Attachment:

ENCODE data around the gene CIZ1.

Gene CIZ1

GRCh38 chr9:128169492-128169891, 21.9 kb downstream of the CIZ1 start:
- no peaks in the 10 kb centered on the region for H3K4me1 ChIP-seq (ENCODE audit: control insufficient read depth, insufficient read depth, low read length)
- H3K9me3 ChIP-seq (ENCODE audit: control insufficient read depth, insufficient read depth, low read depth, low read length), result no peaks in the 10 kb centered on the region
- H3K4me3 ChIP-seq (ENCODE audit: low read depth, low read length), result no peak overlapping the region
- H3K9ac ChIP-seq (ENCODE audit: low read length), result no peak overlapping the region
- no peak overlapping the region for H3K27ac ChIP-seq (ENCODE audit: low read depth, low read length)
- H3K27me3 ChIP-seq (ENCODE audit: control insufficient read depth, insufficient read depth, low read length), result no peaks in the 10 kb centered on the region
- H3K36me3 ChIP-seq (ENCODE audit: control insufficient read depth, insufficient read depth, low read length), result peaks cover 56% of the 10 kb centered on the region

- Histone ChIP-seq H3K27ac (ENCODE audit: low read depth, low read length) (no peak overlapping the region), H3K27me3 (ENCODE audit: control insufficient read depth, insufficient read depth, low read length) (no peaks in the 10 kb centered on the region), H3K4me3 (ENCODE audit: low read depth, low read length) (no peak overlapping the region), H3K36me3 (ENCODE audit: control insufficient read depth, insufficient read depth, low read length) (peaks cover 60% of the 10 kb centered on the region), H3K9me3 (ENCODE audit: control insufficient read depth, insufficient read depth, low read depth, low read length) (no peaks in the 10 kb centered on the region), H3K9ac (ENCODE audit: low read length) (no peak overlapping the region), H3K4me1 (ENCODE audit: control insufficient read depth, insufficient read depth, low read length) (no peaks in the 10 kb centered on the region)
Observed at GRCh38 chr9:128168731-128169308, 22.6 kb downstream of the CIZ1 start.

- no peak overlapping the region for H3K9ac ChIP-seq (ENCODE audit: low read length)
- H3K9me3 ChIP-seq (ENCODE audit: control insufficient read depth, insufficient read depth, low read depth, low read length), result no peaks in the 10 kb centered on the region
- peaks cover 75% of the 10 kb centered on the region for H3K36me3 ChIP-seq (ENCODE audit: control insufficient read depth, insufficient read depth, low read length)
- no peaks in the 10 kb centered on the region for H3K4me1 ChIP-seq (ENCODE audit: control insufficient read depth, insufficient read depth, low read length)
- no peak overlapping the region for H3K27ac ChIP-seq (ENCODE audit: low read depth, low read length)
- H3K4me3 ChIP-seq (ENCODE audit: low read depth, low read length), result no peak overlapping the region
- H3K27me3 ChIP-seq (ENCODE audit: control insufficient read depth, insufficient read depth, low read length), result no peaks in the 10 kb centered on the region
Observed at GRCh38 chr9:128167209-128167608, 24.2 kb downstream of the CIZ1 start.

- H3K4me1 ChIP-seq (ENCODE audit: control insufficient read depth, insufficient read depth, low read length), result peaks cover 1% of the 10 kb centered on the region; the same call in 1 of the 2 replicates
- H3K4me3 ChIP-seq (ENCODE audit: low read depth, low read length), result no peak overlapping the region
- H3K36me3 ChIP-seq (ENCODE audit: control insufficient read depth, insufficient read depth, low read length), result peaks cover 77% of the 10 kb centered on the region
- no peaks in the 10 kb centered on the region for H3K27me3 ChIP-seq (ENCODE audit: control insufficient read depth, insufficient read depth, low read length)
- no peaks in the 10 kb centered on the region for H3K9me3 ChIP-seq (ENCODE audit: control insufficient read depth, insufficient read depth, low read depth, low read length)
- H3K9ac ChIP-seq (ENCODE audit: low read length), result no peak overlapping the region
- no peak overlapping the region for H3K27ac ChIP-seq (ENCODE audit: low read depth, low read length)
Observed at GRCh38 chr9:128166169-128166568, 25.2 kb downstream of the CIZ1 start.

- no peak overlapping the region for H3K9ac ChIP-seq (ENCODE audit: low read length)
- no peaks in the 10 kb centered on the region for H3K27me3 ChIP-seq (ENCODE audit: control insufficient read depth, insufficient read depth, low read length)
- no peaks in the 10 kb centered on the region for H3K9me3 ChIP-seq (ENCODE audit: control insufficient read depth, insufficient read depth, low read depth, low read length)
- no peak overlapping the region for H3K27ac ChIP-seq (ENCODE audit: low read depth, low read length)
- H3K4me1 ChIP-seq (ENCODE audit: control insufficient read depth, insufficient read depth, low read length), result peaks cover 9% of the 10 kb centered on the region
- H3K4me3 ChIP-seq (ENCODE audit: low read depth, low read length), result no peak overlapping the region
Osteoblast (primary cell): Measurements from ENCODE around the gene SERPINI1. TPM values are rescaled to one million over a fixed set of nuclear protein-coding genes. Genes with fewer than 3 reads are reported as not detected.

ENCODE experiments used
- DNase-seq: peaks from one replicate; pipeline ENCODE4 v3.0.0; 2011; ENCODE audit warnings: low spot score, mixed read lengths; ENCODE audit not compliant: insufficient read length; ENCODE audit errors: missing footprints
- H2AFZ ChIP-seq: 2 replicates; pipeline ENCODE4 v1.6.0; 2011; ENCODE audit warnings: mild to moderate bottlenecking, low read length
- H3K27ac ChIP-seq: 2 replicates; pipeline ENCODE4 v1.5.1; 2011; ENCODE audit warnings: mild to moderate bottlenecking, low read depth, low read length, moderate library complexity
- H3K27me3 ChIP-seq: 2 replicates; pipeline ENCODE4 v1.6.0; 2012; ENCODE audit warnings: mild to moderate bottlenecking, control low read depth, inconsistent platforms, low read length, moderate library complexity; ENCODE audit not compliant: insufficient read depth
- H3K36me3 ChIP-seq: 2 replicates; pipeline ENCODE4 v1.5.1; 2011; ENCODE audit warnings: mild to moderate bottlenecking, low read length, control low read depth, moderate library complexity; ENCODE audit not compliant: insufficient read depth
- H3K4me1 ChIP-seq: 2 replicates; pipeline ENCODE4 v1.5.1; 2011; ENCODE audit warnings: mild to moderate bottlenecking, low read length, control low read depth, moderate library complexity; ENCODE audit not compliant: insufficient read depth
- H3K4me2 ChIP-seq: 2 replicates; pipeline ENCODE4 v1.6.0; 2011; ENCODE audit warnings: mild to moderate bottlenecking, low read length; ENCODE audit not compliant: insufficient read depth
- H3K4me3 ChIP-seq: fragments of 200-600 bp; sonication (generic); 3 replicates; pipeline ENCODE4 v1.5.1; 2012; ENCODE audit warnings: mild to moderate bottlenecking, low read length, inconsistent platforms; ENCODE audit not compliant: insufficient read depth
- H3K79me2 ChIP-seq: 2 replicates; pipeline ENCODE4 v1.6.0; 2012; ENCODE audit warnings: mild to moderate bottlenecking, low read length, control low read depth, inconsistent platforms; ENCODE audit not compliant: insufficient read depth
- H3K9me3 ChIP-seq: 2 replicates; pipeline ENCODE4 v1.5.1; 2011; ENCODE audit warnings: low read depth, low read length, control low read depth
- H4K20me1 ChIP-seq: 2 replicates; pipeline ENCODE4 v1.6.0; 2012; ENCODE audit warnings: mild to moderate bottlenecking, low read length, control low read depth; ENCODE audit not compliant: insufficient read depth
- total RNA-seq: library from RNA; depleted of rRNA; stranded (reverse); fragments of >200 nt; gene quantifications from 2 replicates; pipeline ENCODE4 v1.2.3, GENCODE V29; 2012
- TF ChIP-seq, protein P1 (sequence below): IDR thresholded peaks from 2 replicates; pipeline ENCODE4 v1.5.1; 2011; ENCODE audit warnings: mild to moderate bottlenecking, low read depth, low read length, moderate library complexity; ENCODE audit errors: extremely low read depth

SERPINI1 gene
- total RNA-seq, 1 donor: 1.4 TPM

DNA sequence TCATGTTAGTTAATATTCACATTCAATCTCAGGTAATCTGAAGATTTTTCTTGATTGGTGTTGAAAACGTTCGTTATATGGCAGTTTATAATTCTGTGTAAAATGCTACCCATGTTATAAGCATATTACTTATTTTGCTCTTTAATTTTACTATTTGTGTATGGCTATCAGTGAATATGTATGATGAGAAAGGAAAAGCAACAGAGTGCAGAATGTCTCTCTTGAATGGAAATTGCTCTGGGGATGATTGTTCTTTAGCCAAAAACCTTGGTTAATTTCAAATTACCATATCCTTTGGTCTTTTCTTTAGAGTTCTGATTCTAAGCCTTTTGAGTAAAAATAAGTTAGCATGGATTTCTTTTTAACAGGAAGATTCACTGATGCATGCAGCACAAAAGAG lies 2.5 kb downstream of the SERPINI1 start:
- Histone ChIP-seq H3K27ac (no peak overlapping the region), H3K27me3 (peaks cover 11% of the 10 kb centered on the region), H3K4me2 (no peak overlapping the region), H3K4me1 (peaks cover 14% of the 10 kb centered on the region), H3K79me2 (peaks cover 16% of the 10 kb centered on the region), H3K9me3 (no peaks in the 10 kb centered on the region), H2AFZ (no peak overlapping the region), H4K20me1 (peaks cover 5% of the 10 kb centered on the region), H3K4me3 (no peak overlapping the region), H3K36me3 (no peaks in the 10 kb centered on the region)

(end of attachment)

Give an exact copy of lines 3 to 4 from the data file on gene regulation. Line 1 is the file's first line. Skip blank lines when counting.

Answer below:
GRCh38 chr9:128169492-128169891, 21.9 kb downstream of the CIZ1 start:
- no peaks in the 10 kb centered on the region for H3K4me1 ChIP-seq (ENCODE audit: control insufficient read depth, insufficient read depth, low read length)